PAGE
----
Trump government’s travel ban troubled numerous scientists working in the USA, hurting science as a whole, without any need to stress upon how difficult it was for those who were banned. Those who weren’t affected by the ban have enough to take care of by tackling visa policies. Brexit came with its own share of additional insecurity amongst the European research community. Budget cuts in science have become common worldwide. A new Hungarian law threatens closure of one of their leading universities. And there are numerous examples in both developed and developing countries where there is an enormous disconnect between what the scientists claim, what the citizens perceive and what laws and policies revolve around those.
Assuming that politicians and scientists strive only for the betterment of their countries, and for the human society as a whole, then why do we see a lack of healthy amalgamation of these two communities? Why are we seeing an increase in decisions that are clearly not healthy for science, and a paucity of significant public interest in it? As scientists have we failed miserably to communicate not only our passion but also the importance of our work to the society? Do the statesmen really understand the criteria on which they base their decisions that impact science? Are they willing to get into their details? Are there unbiased, progressive platforms that can facilitate discussions between scientists and statesmen that assist them in taking informed decisions?
Although we might have reached this sad state of facing the short end of the stick, as the sufferers, it’s high time that we, scientists, took charge of connecting with the public – the layman and the politician. After all, they need convincing that our ever-increasing, complicated research has a potential to widen the frontiers of human knowledge – some of which might help us develop a life-saving invention in the coming month and some might need years of hard work. It is also necessary for people to be actively made aware that they are surrounded with discoveries, quite a few of which have taken decades of intellectual perseverance before they evolved into usable products. And it’s only with public support that the rather small scientific community can channelize its importance to the law and policy makers.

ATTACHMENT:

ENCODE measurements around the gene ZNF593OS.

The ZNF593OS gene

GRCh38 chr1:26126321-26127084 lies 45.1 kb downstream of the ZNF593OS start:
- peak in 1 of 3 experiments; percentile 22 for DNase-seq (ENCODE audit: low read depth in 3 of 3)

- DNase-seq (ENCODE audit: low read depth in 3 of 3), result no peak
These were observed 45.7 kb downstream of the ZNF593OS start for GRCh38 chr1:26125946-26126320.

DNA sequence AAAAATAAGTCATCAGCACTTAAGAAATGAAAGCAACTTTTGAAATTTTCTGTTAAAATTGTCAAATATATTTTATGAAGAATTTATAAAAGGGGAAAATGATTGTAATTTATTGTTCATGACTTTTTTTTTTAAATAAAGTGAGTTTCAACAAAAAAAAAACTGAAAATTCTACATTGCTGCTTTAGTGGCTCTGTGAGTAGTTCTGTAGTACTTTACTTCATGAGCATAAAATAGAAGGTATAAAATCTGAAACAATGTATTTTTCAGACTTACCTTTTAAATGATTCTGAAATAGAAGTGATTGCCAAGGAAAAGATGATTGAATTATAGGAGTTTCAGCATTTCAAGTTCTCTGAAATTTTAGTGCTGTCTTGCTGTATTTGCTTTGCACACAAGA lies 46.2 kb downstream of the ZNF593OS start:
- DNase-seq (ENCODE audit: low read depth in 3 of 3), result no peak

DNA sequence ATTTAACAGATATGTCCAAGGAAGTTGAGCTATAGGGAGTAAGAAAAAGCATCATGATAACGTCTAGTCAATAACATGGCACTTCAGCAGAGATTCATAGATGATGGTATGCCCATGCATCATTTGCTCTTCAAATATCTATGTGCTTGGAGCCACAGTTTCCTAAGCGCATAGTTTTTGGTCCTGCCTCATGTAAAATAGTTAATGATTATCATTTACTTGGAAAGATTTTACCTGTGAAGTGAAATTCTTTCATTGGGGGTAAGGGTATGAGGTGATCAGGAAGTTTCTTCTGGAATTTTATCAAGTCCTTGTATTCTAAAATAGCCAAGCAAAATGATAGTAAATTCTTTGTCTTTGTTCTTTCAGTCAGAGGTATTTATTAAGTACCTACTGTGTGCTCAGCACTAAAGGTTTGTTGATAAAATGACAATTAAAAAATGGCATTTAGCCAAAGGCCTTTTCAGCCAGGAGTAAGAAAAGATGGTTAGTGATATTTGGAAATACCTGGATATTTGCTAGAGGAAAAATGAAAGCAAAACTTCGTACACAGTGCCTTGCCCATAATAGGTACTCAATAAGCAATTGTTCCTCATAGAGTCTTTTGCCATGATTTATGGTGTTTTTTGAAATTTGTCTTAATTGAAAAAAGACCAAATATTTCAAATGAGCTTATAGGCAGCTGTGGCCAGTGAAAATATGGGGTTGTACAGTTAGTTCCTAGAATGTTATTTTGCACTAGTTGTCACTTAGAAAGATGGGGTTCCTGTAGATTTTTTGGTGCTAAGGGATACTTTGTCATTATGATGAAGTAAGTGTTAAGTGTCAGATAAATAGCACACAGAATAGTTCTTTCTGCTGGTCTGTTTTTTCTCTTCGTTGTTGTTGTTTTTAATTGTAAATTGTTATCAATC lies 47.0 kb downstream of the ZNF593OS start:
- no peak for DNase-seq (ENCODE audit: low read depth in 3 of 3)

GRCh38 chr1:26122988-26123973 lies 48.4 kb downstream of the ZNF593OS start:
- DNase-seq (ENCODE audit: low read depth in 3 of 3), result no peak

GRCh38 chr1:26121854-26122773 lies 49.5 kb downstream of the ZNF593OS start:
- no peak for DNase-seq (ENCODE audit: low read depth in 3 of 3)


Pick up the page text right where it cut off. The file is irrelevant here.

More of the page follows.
As a coordinated global step towards facilitating a healthy relationship between science and society, the community of supporters of science (both from scientific and other backgrounds) are organizing ‘March for Science’ at more than 500 locations worldwide on 22nd April, 2017. Backed by universities, reputed research institutes and well-known organizations that support socio-scientific causes, the marchers plan to connect people with science via media, talks and activities. The hope is that it will spark the necessary enthusiasm to engage the public scientifically, that will finally trickle down to gathering their support for science in politics, policy and law-making. The aim is that this would trigger a cascade of dissolution of barriers between scientists and the society, such that we all understand our inter-dependence and acknowledge our roles in growing a better world.
What are the chances that a single event will potentially enable a heroic task of taking off the perceived alien mask donned by science? Maybe the scale of the event globally will suffice for such a miracle to happen or at least it might mark its beginning. All of these remain to be seen and answered. But not ascertaining different ways of taming this demon and analyzing the efficacies of such movements, aren’t options anymore. The problem, too big and daunting, is staring at our faces. It is time that we all must roll up our sleeves and put on our thinking hats to show what it takes to make it possible for scientists to reach out to our fellow citizens and let them appreciate that science aims to make all our lives better.
Check the different locations where March for Science is going to be held. See if your town/ city also has one. I hope you attend the event, and let me know your thoughts about it – its success and areas of development, in the comments section.
I thank Vinita Bharat, PhD for her help with the illustration and Sayantan Chakrabarty, PhD for his help with editing the article.
About the author:
Somdatta Karak works with Club SciWri as a project co ordinator and Corporate Liaison. She is a doctorate in neuroscience from Georg August University, Göttingen, Germany and has been a Teach for India fellow (2014-16). She loves putting her analytical skills to build newer and more sustainable solutions, enjoys traveling and communicating and takes every opportunity to expand her horizon.
You can reach her here.